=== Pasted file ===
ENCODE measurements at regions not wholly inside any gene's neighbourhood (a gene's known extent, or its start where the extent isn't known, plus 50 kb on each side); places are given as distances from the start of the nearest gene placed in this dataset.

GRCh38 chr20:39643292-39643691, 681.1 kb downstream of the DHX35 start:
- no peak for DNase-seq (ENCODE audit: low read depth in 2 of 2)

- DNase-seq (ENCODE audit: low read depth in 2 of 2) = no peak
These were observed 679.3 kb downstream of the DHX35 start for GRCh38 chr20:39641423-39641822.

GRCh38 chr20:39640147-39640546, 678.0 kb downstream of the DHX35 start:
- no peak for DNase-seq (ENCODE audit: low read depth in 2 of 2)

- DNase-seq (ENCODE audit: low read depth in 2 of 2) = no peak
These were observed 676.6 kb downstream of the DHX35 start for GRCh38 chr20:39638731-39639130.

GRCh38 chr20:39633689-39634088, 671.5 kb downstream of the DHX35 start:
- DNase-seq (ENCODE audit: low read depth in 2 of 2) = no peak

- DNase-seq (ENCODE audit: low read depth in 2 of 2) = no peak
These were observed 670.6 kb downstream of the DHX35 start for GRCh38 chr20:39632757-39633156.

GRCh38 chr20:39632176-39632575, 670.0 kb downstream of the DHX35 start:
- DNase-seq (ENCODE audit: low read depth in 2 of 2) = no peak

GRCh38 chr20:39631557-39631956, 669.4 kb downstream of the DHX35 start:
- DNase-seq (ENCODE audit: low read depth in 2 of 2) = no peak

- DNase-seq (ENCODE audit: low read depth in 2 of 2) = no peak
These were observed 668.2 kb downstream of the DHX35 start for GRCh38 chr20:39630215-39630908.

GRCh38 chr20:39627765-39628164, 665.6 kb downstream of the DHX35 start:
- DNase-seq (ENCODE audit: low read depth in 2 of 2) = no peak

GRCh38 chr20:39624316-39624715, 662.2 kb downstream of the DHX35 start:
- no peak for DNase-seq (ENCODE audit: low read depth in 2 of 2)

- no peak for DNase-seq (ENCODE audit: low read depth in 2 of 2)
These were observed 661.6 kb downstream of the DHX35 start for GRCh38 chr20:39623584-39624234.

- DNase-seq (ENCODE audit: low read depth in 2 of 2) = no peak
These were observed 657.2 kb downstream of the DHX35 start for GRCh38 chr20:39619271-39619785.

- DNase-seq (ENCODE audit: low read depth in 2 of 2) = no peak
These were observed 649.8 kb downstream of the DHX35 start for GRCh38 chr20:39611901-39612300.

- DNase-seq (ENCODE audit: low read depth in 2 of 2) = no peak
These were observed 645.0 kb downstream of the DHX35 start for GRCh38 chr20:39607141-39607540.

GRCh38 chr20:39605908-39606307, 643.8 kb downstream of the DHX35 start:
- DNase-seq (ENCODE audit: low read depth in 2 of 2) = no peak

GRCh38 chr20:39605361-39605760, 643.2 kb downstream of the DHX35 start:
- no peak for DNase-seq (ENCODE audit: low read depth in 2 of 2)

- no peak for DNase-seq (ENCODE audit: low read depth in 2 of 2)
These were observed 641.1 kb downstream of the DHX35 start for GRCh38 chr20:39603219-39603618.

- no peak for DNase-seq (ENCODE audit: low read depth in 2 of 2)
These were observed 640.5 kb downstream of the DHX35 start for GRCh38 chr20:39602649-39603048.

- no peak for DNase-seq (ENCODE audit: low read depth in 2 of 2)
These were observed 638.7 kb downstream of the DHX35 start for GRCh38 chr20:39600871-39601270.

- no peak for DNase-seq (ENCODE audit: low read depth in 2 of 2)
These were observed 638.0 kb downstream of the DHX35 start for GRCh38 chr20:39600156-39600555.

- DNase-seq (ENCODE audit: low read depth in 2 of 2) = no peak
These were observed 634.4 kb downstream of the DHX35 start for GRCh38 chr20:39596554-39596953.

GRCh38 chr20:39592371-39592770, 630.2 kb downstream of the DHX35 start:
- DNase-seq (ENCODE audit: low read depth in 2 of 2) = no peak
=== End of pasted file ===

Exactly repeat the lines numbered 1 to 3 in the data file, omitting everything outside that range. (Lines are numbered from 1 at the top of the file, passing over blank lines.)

ENCODE measurements at regions not wholly inside any gene's neighbourhood (a gene's known extent, or its start where the extent isn't known, plus 50 kb on each side); places are given as distances from the start of the nearest gene placed in this dataset.

GRCh38 chr20:39643292-39643691, 681.1 kb downstream of the DHX35 start:
- no peak for DNase-seq (ENCODE audit: low read depth in 2 of 2)